Parker Posey is perpetually thirtysomething -- for many an age when reckless youth comes crashing into the realities of adulthood.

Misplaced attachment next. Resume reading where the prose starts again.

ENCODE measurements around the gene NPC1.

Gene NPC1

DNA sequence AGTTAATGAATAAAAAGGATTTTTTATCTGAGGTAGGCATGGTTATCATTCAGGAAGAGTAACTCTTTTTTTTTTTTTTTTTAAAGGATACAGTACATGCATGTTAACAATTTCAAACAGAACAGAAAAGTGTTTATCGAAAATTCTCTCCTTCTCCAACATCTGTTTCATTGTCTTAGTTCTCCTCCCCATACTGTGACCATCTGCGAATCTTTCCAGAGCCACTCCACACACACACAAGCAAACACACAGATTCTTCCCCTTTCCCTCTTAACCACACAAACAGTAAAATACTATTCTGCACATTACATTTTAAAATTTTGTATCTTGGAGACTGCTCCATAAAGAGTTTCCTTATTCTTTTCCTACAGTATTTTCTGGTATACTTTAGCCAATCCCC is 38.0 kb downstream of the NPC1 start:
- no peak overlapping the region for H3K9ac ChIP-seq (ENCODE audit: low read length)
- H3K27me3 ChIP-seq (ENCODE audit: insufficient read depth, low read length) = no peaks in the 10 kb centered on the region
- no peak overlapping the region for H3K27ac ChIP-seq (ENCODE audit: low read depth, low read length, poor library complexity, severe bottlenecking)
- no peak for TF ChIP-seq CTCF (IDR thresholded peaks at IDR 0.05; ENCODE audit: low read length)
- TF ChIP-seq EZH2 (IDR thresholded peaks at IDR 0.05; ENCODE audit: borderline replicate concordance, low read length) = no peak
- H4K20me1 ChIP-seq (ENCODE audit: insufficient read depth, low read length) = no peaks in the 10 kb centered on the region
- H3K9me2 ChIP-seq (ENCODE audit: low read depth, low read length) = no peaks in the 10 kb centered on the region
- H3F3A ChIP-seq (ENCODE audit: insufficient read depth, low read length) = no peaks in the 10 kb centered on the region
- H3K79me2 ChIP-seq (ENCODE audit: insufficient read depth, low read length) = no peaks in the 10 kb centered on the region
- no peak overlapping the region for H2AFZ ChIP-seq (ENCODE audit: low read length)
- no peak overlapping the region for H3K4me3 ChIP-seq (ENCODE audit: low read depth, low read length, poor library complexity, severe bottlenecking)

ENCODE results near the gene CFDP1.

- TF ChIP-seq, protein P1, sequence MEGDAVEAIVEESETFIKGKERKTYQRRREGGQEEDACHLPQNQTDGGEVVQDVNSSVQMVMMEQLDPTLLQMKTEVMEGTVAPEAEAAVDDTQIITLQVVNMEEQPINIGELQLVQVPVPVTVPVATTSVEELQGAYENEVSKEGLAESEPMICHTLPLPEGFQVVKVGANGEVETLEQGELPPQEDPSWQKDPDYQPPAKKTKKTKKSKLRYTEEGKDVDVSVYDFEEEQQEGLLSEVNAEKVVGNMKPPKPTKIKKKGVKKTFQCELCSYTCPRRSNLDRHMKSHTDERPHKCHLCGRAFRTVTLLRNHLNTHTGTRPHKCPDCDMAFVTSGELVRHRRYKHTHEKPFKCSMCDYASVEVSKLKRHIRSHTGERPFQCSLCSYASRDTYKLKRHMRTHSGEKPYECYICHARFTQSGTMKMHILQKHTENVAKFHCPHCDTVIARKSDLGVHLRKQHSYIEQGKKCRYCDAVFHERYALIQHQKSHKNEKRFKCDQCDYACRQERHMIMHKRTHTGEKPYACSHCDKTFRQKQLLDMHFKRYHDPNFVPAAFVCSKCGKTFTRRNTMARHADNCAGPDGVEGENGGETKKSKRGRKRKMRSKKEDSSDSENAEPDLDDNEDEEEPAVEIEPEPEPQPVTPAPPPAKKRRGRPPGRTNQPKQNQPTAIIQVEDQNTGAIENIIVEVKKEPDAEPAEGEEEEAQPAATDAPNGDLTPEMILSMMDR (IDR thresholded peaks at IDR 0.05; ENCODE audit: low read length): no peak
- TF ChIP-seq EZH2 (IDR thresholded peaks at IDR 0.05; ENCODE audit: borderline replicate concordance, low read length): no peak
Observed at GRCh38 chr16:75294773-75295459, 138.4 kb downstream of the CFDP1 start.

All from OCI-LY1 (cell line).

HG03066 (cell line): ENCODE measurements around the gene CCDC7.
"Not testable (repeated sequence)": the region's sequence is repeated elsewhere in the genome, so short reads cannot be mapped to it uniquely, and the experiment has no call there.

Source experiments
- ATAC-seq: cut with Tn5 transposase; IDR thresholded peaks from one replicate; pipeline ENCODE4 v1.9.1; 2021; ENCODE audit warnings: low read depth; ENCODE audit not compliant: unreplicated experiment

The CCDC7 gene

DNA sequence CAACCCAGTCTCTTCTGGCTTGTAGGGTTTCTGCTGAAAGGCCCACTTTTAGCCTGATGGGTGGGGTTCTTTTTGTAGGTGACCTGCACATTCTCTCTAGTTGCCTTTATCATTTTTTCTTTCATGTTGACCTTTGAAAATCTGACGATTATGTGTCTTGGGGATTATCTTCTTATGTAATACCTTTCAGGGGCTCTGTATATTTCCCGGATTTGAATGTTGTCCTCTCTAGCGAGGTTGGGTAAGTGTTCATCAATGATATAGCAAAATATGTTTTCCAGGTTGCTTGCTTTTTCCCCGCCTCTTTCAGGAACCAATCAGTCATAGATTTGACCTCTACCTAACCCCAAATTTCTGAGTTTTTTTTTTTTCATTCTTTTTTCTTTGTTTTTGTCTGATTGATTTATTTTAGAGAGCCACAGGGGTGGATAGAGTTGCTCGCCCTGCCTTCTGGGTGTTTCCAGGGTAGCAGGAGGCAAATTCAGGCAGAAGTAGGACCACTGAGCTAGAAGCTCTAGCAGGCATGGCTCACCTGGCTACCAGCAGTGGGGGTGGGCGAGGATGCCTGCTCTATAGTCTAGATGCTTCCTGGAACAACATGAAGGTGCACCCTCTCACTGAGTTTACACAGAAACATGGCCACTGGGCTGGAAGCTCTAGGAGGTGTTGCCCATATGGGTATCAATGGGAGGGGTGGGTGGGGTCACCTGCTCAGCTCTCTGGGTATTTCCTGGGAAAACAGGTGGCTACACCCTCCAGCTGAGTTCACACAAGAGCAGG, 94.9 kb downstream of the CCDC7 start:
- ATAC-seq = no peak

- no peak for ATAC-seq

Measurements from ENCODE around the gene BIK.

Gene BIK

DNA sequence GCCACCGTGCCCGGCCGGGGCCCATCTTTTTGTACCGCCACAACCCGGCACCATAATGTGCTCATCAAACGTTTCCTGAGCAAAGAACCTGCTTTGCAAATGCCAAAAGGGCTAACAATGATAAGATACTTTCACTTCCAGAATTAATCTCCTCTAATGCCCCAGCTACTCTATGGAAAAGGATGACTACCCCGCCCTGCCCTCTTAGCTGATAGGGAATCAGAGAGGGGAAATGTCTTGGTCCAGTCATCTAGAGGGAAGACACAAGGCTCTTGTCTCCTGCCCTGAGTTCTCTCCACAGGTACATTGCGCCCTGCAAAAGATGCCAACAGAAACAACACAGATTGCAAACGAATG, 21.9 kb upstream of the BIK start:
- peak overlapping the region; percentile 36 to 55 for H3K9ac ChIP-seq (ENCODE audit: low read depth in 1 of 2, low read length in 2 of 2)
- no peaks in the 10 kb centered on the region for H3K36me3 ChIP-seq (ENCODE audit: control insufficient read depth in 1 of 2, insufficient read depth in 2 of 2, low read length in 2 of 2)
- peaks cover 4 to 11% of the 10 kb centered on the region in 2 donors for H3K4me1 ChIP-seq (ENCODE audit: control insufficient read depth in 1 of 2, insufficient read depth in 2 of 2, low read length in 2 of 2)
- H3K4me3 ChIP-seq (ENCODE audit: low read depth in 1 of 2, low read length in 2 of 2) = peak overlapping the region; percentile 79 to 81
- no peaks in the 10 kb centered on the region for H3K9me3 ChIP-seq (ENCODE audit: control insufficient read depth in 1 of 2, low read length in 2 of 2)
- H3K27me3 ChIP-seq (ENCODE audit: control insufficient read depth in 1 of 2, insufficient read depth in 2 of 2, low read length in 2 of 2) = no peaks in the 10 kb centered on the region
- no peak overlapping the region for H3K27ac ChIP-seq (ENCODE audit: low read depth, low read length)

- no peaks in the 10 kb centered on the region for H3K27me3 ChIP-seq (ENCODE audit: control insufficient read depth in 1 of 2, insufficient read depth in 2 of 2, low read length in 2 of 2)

Early in her career, Posey harnessed the dualities of mature worldly awareness and youthful arrogance and innocence to create characters with unique depth. She's grown more mature with age, but her sparkle is far from gone. Nothing captures this better than her performance in the new film from Zoe Cassavetes, daughter of independent cinema pioneer John Cassavetes. Posey stars as a woman straddling the worlds of the young and the mature who stupidly and consciously falls into bad relationships while pining for the supposed stability that comes with true love. She's at a resigned emotional end when a younger Frenchman briefly enters her life and shakes her to the core -- a cathartic upheaval that takes her from claustrophobic and stifling New York City to free and strange Paris. Director Cassavetes proves to be her father's daughter, navigating the unknowns of human relationships with nuance. Her directorial hand is simple but effective, allowing the actors to hold center court. This is a relief, because the narrative unfolds into the clichéd and contrived expositive corners of talky indiedom far too often. Broken English flies when its emotions take control, but its gaps are drowsy.Grade: B
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